The family is most grateful for the benevolence of Jim & Glenna Johnson, Aina & Michael Potter, and Tim & Ronda Wahl. Also greatly appreciated are hundreds of texts, posts, cards and phone calls from friends, colleagues, and former students.

Maestra, Melissa Straw, used this mantra in class and rehearsal every day: “Say something nice to someone. Do something nice for someone. Live in harmony with the world!” May it be so!

Memorials can be made for animal care to the Central Missouri Humane Society or other animal aid organizations of your choice, for scholarships to the Friends of Music at MU School of Music, student scholarships to the Missouri Symphony Society Children’s Conservatory or send a contribution to a family member for the Melissa Lock Straw Memorial Fine Arts Scholarship for use in Carrollton, MO, her hometown.


  1. b young on November 6, 2017 at 10:05 am

    To the family please accept my sincere condolences for the loss of your loved one. May you take comfort from the scriptures that all sickness and death will one day be a thing of the past. I hope these scriptures will give you some comfort. Isaiah 25:8 and Revelation 21:3-4

  2. SJ Read on November 6, 2017 at 9:50 pm

    Matthew and Margaret – We first met your mother when she was an charismatic, energetic, talented, and much loved teacher at Smithton. She inspired many students, ours among them. She was very excited to become a mother, celebrated your births, and loved you both very much. I hope despite the hardships of the recent past you can find the peace that passes understanding (Ph.4:7). May God’s grace be with you.

  3. David Read on November 8, 2017 at 9:38 am

    Remembering many good years of Melissa leading the choir at First Christian Church. She was a gifted choral director at many levels and a fine singer as well. I hope that your family finds a measure of peace after this difficult time.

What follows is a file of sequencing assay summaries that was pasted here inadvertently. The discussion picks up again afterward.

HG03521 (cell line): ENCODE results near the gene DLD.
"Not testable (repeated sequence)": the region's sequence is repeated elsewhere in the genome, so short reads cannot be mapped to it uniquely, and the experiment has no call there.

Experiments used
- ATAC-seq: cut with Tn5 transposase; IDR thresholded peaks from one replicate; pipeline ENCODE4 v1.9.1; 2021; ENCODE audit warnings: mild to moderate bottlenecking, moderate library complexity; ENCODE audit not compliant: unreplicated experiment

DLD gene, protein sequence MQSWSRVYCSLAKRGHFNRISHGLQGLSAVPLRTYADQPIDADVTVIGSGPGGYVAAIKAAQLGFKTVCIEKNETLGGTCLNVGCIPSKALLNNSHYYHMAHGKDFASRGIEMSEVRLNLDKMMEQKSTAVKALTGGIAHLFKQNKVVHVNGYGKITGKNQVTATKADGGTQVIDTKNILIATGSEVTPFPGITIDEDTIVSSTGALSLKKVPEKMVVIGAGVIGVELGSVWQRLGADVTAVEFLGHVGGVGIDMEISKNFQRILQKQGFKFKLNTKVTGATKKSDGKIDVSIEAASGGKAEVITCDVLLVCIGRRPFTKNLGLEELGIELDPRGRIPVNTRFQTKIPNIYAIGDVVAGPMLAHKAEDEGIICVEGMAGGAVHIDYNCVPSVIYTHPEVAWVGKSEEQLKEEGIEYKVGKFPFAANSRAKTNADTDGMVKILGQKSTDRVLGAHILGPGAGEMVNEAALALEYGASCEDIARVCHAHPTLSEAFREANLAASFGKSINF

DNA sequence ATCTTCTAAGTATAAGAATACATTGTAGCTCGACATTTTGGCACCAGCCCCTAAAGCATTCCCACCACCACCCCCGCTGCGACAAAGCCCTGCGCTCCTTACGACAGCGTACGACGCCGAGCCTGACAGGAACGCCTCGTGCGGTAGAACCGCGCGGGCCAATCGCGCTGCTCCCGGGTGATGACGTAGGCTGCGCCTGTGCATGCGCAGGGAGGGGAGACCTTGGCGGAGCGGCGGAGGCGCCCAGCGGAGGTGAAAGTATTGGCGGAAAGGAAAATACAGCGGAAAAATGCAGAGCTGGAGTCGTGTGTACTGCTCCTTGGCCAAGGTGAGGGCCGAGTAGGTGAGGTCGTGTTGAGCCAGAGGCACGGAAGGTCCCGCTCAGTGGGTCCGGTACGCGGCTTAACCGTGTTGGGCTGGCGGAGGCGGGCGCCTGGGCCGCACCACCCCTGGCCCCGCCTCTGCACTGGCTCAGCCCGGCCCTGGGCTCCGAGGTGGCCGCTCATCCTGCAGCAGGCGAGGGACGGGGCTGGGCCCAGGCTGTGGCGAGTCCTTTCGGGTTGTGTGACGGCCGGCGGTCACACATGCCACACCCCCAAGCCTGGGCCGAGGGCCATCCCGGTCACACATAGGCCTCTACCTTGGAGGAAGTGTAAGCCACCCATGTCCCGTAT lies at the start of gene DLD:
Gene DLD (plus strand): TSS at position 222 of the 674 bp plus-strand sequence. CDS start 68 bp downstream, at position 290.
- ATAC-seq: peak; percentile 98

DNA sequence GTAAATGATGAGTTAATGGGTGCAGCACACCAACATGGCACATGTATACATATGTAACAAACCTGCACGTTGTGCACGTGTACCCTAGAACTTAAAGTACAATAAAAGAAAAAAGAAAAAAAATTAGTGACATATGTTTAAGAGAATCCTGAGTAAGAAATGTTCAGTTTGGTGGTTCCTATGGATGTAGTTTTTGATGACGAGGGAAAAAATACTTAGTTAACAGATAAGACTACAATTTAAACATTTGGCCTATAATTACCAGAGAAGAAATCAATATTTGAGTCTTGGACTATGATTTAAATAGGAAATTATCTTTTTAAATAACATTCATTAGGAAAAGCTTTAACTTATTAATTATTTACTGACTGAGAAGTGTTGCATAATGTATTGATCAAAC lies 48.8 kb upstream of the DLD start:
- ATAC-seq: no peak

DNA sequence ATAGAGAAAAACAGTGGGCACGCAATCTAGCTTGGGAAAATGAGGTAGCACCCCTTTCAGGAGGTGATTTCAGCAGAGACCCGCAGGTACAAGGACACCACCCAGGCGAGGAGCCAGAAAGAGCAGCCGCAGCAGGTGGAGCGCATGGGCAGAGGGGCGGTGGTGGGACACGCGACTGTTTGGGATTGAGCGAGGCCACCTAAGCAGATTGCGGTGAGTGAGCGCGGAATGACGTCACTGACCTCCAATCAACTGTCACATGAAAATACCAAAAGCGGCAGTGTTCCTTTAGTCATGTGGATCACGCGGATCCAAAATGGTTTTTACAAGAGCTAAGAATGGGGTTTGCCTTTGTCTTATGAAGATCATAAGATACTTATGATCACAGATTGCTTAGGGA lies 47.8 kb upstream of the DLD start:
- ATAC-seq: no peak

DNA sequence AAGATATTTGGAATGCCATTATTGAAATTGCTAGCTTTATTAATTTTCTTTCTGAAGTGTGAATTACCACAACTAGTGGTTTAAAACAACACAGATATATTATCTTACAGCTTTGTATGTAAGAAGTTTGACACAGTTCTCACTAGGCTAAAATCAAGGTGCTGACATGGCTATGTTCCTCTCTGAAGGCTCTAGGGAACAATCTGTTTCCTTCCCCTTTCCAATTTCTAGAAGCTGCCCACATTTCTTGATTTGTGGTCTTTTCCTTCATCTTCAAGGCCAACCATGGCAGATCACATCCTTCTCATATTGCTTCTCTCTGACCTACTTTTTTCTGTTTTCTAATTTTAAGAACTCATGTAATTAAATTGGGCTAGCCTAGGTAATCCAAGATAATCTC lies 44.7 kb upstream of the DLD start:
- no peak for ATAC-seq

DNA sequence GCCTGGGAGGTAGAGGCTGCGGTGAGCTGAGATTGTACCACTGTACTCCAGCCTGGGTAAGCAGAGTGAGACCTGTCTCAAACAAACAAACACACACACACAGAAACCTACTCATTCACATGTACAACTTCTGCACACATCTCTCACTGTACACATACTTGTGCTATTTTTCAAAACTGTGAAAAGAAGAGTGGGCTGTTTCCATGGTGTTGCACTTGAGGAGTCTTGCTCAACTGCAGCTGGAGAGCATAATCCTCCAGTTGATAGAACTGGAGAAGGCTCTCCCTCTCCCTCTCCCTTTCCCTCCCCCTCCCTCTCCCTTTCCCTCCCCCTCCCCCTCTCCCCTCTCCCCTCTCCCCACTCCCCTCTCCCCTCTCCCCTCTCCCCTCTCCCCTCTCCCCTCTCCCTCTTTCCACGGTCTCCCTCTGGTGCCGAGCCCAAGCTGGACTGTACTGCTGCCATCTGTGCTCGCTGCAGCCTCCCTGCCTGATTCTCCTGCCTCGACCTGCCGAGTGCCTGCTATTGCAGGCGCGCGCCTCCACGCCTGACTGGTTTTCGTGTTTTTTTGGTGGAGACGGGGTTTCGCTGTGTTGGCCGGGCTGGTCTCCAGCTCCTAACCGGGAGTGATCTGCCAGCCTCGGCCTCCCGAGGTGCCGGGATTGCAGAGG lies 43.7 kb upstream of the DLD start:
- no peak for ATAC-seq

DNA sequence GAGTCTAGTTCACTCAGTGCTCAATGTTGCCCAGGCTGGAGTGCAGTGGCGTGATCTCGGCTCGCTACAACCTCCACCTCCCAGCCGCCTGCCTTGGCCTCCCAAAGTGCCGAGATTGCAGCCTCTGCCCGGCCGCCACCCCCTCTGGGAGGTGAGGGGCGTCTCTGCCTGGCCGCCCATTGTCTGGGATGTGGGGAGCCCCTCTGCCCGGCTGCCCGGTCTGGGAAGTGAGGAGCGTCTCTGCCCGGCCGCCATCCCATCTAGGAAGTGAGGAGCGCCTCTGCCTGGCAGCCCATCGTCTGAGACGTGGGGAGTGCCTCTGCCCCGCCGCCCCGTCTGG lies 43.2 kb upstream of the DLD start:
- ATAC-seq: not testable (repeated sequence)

4. Susan and Gerald Ramsey on November 11, 2017 at 2:36 pm

    We always looked forward to the beautiful choir music Melissa provided at First Christian Church! We also knew what a fantastic teacher she was, as friends, students and other teachers often spoke of her amazing talent. She will be greatly missed by all who knew her.
    We are so sorry to miss her celebration of life as we will be visiting family, but please know that you will be in our thoughts and prayers.

  5. Pat and Bill Plummer on November 23, 2017 at 11:57 am

    We were so very sorry to learn of Melissa’s passing. She was such a lovely person, with a ready smile and genuine openness which made everyone feel special. The times we spent in her presence were a delight and far too few. Please accept our deepest sympathy. She will be greatly missed by all who had the good fortune to know her.

  6. Jo Manhart on December 4, 2017 at 10:00 am

    Dear Michael, I just caught you (12/4/17, finally) in your driveway this morning and got to speak to you a few minutes. I am so glad you directed me to the tribute to Melissa in the internet, I just read it and printed it out. Do I see your creative genius in the wording?

    It pains me now that although I once sang in the choir at the Christian Church here, I dropped out 20 years ago and haven’t sung since.

    The thought that comes to me is that she was a shooting star, so dynamic that no one could sustain such high energy for long. I’ll be waving to you and the two Scotties every time I go by, even though you may not see me do so.